Although some parents spend a great deal of time looking for the “right” fit of daycare, many simply have to take what is available and affordable.  This means the quality of care is often less than a child would get if cared for by a family member or close friend, a one-on-one nanny, or an au-pair.  When we look for individual or shared care for our children (especially if we bring these people into our house), we tend to be a bit more picky about who we choose.  The mentality of inviting someone into your home can (even subconsciously) include the idea that you are welcoming them to your family.  The expectation is the type of care you would expect from someone that close to you.

In daycare, however, that often isn’t a consideration.  Especially not at the societal level.  We are so concerned about making parents feel “good” about daycare we have focused on making sure they don’t see daycare for what it is: alloparenting.  If someone is just “helping” you, it’s easier to forgive the quality of care as being lesser than because you don’t see their contribution to your child as being nearly as great as it actually is.  (In a similar vein, it allows daycares to see child “problems” as stemming only from the home and not the environment they have created, another fallacy.)

It’s time we accept daycare for what it is and the role it plays in our society so that we can find ways to make sure every daycare is at a standard that we would want for our own kids (which includes small staff:child ratios, one-to-one attention, close contact for young children, consistency of care so no high turnovers, no crying-it-out, no corporal punishment, and more that I’m not even thinking of at this moment).  Alloparenting, when done right, can be beneficial for children in allowing them to feel safe and secure and loved by people other than their parents (who will always remain the most significant caregivers in their lives, even when they share the role of caregiver with others).  But when it’s not done right?  It can be associated with a host of childhood problems (link broken – will need to fix that, sorry) that will end up having longer-term consequences for our children, our families, and our society.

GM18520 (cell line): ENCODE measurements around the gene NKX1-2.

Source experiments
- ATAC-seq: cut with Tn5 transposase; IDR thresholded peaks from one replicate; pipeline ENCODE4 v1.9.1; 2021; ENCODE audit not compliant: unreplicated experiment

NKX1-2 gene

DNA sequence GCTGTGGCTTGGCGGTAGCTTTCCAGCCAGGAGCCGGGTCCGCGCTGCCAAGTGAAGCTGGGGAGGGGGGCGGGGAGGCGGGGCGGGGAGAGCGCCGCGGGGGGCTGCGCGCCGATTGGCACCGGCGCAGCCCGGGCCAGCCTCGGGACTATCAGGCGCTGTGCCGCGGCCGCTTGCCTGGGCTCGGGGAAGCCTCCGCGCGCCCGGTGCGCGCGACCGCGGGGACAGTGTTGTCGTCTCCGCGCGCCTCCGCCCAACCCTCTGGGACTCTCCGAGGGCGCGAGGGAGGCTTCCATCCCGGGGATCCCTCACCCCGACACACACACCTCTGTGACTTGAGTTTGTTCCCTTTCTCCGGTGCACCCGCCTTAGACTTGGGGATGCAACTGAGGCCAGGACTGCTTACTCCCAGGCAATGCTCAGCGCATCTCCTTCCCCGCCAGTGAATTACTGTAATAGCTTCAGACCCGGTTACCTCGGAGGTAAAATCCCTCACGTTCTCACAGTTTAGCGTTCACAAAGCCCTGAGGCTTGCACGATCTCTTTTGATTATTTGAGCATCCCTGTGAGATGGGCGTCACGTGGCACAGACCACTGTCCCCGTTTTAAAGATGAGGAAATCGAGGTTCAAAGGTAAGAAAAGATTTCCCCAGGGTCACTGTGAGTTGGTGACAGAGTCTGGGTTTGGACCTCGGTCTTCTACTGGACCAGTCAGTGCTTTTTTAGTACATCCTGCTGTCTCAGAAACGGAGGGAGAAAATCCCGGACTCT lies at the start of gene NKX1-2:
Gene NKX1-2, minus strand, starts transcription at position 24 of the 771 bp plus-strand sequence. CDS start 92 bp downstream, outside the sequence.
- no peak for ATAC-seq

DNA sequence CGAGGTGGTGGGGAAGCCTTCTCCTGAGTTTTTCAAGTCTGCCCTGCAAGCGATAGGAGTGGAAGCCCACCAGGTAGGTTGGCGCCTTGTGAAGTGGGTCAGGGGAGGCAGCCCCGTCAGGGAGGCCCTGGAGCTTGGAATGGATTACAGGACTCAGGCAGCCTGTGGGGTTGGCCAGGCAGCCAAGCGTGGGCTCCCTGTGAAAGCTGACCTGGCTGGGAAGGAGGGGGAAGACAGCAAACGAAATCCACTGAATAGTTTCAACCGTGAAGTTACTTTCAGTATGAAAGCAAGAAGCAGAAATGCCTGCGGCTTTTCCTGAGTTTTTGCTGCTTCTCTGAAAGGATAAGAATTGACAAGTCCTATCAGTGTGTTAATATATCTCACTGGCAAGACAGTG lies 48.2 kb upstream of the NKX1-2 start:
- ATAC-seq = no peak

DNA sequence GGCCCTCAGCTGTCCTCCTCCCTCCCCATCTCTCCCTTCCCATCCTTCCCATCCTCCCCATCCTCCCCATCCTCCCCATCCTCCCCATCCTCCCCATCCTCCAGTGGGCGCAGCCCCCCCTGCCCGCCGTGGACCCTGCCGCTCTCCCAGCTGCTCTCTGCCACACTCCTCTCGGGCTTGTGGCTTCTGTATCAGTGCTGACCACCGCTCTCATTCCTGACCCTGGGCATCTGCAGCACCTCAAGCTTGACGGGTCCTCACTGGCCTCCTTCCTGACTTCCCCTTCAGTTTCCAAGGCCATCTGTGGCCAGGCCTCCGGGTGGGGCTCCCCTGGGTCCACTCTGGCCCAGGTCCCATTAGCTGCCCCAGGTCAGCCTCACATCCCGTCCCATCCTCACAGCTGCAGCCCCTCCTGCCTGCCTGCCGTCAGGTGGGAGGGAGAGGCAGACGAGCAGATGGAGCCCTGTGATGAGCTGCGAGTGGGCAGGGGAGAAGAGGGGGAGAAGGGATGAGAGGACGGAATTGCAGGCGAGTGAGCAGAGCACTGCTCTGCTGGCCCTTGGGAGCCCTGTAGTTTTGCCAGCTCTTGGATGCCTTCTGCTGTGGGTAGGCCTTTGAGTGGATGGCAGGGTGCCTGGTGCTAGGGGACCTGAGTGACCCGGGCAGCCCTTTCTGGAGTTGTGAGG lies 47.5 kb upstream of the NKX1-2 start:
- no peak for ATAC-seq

Although it’s hard to know how to ensure all kids get appropriate care, you can start by looking to politicians who have child care as a topic on their agenda.  If your representative doesn’t, send them something (in fact, I believe a new set letter is on my agenda now) to tell them how important it is that all children have access to high-quality daycare.  As for your own kids, if you don’t have family to alloparent, look into nanny-sharing as an option (some post-partum doulas also work as nannies and that’s usually someone you can trust to be loving and caring) as the sharing bit often reduces the cost to something more akin to less expensive daycare.  If you have space in your house, look into an au-pair because you really are making someone a part of the family and that’s a wonderful element for your children (and can be cheaper when you’re paying room and board).  Find a home or small daycare where the focus is on continuity of care and the caregivers share the same values as you.

Whatever it looks like, we need to make sure all children are getting the care they deserve, and that means things have to start changing.